Both the rainbow bush and the elephant bush are a type of Portulacaria afra. The rainbow bush is a variegated version of the plant. Both bushes originate from South Africa and can reach 4 to 6 feet in height. They are small shrubs with tiny round leaves that are thick and fleshy. They are quite easy to care for.
Since the bushes are very drought tolerant and do not fare well in a soggy environment, use a potting soil that is loose and drains well. A general purpose formula that is high quality will generally be sufficient. If the soil does not drain well enough, mix peat moss or any other organic compost in to help.
Water the bushes regularly with enough water to cause drainage from the bottom of the pot. Allow the soil to dry out a little bit before watering again. Warm water is recommended for watering, and rainwater should be used with caution as it may be acidic.
Feed the bushes with a water soluble fertilizer. This should be done twice a year, once in April and again in July. Keep the bushes in a sunny location that will receive full sun or only a small amount of shade. Sun that comes from the south or west is the best.
Both the rainbow and the elephant bush are suitable for bonsai planting. In USDA zones 10a to 11 they can be grown outdoors as long as night temperatures do not drop below 40 degrees F.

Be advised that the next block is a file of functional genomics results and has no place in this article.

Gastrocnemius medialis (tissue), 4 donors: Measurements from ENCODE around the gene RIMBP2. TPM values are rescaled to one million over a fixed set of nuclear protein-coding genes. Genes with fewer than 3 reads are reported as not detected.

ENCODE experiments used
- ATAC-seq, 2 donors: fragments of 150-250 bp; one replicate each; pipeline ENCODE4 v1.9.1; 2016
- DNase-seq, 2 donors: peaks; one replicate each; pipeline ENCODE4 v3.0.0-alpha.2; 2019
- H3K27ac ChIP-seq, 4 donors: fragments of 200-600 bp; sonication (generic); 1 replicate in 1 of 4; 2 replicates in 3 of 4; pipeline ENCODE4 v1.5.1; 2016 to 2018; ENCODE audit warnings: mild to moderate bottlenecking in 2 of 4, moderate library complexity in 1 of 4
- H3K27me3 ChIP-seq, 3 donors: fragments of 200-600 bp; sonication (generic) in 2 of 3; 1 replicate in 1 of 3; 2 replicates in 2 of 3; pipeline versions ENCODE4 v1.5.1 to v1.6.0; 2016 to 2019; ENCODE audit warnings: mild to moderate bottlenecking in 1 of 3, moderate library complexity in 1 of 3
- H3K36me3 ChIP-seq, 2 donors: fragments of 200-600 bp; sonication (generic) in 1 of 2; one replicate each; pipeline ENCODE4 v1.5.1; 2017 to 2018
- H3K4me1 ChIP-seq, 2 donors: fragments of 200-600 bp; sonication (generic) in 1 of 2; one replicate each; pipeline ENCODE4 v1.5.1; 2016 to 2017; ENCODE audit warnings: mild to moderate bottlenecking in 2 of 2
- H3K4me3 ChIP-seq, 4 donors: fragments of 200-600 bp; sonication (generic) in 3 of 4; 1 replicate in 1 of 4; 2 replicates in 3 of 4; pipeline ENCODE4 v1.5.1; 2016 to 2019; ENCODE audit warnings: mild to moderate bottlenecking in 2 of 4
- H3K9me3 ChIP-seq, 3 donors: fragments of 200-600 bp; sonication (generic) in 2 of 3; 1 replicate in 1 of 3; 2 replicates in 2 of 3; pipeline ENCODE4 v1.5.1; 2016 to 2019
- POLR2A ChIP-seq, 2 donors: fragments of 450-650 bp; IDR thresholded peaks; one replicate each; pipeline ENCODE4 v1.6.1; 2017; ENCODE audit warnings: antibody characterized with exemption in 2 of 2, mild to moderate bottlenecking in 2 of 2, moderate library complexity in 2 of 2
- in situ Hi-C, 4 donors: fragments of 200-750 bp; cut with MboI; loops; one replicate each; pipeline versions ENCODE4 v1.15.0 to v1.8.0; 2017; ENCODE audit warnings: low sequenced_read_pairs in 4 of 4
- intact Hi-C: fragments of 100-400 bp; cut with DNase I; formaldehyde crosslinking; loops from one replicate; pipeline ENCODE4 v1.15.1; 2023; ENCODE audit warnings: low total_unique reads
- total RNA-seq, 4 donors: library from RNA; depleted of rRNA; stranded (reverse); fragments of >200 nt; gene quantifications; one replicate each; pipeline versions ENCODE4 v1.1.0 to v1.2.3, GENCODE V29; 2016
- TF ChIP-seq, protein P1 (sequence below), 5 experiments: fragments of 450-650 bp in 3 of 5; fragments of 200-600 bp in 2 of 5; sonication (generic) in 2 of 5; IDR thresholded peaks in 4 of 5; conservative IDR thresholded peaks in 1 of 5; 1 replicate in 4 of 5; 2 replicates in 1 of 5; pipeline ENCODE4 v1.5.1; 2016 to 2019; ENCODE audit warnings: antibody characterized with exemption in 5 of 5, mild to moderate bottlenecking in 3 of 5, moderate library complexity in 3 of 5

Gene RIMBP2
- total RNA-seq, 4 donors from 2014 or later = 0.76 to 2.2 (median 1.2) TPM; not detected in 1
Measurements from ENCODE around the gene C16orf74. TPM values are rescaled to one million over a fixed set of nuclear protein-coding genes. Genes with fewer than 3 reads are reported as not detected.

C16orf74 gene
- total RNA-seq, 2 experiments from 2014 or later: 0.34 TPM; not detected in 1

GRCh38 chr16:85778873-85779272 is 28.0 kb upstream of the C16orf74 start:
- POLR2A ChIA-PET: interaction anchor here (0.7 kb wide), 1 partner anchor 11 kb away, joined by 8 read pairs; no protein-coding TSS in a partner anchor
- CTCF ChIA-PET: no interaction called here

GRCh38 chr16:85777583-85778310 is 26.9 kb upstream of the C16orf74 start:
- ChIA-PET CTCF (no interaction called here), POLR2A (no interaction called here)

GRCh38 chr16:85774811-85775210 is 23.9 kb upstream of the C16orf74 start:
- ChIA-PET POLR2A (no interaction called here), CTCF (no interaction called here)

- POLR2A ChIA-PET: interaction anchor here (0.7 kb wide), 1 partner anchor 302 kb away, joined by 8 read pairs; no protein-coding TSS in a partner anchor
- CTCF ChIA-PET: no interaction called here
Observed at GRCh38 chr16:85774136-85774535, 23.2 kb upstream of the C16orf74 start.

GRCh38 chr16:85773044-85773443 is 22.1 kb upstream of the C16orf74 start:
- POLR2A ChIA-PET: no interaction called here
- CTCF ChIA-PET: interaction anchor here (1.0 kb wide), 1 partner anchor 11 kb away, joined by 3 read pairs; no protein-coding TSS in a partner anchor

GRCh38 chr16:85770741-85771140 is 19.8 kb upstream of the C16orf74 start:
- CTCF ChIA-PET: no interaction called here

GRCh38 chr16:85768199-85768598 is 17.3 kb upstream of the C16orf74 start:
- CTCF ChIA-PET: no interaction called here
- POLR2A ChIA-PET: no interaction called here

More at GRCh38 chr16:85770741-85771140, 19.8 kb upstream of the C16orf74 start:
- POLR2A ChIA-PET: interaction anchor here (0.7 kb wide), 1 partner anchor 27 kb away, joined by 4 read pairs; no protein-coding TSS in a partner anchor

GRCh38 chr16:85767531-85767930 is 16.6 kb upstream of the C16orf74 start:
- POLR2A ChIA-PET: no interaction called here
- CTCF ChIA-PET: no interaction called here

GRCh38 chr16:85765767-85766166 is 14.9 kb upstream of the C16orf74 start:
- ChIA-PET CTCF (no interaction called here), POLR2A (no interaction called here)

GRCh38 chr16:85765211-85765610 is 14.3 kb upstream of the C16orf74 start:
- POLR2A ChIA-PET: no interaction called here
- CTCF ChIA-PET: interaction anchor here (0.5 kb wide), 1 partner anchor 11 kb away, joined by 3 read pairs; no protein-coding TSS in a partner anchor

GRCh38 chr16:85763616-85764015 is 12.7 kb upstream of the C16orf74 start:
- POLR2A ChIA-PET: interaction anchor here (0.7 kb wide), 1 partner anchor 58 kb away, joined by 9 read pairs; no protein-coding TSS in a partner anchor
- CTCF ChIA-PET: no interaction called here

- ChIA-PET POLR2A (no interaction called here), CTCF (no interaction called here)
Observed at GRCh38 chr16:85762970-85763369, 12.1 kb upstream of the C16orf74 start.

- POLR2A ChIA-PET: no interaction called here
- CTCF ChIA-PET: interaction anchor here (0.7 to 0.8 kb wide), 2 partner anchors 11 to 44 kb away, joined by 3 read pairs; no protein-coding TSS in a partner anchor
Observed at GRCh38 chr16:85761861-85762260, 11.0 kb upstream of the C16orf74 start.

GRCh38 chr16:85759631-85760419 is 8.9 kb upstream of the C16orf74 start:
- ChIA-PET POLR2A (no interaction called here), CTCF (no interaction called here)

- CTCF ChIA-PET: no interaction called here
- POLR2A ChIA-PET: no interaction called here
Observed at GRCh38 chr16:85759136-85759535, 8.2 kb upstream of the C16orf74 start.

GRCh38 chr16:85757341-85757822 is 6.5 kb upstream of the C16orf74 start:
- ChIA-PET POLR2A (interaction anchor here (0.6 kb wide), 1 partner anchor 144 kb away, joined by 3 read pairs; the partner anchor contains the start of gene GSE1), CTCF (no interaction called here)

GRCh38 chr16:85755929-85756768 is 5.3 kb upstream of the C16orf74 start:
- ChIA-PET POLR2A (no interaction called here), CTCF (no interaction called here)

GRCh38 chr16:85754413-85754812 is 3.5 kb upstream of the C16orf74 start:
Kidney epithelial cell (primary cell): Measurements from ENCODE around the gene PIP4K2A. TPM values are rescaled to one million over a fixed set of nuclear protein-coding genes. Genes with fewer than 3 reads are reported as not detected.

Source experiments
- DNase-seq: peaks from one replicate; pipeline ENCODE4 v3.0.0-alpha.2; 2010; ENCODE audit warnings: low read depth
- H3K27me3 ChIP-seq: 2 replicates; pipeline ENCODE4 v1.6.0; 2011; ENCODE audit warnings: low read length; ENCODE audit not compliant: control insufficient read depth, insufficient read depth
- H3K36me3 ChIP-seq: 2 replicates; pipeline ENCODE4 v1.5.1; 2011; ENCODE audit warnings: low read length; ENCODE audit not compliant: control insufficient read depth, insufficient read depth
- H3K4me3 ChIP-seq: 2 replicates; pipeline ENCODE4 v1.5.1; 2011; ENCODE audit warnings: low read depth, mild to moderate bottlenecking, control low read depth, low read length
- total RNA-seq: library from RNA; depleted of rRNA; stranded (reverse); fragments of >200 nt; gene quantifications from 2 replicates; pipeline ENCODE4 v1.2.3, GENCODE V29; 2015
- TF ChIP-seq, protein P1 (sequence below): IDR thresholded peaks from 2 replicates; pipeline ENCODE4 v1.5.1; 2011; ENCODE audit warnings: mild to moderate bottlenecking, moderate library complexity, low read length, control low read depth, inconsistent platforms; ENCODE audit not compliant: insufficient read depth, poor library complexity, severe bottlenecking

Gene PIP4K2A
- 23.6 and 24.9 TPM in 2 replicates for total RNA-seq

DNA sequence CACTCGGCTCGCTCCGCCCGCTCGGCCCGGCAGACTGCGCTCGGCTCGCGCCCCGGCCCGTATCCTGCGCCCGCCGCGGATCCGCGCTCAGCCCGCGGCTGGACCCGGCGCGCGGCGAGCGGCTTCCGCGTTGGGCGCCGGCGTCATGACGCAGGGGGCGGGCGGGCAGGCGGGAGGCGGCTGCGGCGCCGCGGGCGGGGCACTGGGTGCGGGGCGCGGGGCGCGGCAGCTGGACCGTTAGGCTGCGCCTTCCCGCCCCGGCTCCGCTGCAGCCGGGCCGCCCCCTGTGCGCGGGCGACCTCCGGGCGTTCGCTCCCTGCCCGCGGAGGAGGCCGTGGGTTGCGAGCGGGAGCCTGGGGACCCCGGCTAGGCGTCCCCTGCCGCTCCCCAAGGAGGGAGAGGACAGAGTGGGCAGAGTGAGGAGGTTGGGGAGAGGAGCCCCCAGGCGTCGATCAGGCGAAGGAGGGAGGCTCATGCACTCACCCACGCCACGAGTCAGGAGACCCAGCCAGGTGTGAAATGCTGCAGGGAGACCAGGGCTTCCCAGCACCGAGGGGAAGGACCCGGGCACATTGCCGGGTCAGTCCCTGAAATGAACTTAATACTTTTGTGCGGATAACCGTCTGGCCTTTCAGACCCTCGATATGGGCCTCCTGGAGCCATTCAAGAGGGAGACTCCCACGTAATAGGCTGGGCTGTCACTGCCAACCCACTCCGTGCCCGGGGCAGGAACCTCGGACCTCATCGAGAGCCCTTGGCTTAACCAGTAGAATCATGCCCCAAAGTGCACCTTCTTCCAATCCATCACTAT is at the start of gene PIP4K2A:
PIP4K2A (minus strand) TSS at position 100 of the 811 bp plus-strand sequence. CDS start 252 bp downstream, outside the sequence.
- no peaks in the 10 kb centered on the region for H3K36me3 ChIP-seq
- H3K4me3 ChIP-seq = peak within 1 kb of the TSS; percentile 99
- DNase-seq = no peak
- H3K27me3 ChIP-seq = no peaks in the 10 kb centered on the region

The bushes are prone to mealy bugs. Any new plants that are brought into the home should be thoroughly inspected for pests. Treat infested plants by pruning infected branches and spraying the plants with a solution of 90 percent water and 10 percent rubbing alcohol. Repeat the treatment weekly until all signs of infestation are gone. There are also insecticide soaps available in garden centers and nurseries. Any plants that are heavily infested may need to be destroyed if treatment is unsuccessful.
Both bushes are easily propagated by taking cuttings from a healthy adult plant. Remove a section of a branch that is 4 to 6 inches in length. Place the cutting in a warm dry area and allow the cut end to callous over. Once the end has hardened, plant the cutting in coarse sand or soil mixed with peat moss and water well. Keep the cutting in an area that has bright, indirect lighting. Roots will begin to appear in six to eight weeks.